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lecture_17

# lecture_17 - MIT OpenCourseWare http/ocw.mit.edu 2.161...

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MIT OpenCourseWare http://ocw.mit.edu 2.161 Signal Processing: Continuous and Discrete Fall 2008 For information about citing these materials or our Terms of Use, visit: http://ocw.mit.edu/terms .

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1 Massachusetts Institute of Technology Department of Mechanical Engineering 2.161 Signal Processing - Continuous and Discrete Fall Term 2008 Lecture 17 1 Reading: Class Handout: Frequency-Sampling Filters . Proakis and Manolakis: Secs. 10.2.3, 10.2.4 Oppenheim, Schafer and Buck: 7.4 Cartinhour: Ch. 9 Frequency-Sampling Filters In the frequency-sampling filters the parameters that characterize the the filter are the values of the desired frequency response H ( e ) at a discrete set of equally spaced sampling frequencies. In particular, let 2 π ω k = k k = 0 , . . . , N 1 (1) N as shown below for the cases of N even, and N odd. Note that when N is odd there is no sample at the Nyquist frequency, ω = π . The frequency-sampling method guarantees that the resulting filter design will meet the given design specification at each of the sample frequencies. 1 - 1 1 - 1 I m ( z ) R e ( z ) M ± M ² ² 2 F 2 F 1 0 1 1 z - p l a n e R e ( z ) z - p l a n e I m ( z ) N = 1 0 ( e v e n ) N = 1 1 ( o d d ) ( a ) ( b ) 1 copyright c D.Rowell 2008 17–1
For convenience denote the complete sample set { H k } as H k = H ( e k ) k = 1 , . . . , N 1 . For a filter with a real impulse response { h n } we require conjugate symmetry, that is ¯ H N k = H k and further, for a filter with a real, even impulse response we require { H k } to be real and even, that is H N k = H k . Within these constraints, it is suﬃcient to specify frequency samples for the upper half of the z -plane, that is for 2 π k = 0 , . . . , N 2 1 N odd ω k = k N N k = 0 , . . . , 2 N even . and use the symmetry constraints to determine the other samples. If we assume that H ( e ) may be recovered from the complete sample set { H k } by the cardinal sinc interpolation method, that is N 1 H ( e ) = H k sin ( ω 2 πk/N ) ω 2 πk/N k =0 then H ( e ) is completely specified by its sample set, and the impulse response, of length N , may be found directly from the inverse DFT, { h n } = IDFT { H k } where N 1 1 j 2 πkn h n = H k e N n = 0 , . . . , N 1 N k =0 As mentioned above, this method guarantees that the resulting FIR filter, represented by { h n } , will meet the specification H ( e ) = H k at ω = ω k = 2 kπ/N . Between the given sampling frequencies the response H ( e ) will be described by the cardinal interpolation. 1.1 Linear-Phase Frequency-Sampling Filter The filter described above is finite, with length N , but is non-causal. To create a causal filter with a linear phase characteristic we require an impulse response that is real and symmetric about its mid-point. This can be done by shifting the computed impulse response to the right by ( N 1) / 2 samples to form H ( z ) = z ( N 1) / 2 H ( z ) but this involves a non-integer shift for even N . Instead, it is more convenient to add the appropriate phase taper to the frequency domain samples H k before taking the IDFT. The non-integer delay then poses no problems: 17–2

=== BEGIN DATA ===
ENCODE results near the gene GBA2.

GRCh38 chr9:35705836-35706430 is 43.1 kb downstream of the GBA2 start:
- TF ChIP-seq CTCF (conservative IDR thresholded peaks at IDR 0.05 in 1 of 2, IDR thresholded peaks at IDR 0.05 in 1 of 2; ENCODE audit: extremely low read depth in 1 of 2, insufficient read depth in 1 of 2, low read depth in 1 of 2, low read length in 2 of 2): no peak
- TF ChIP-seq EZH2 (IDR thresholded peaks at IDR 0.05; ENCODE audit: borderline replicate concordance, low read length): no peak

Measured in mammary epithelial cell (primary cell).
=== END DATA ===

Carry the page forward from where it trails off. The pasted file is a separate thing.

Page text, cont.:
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------------------------------------------------------------------------- Apply a phase shift of πk ( N 1) φ k = (2) N to each of the samples
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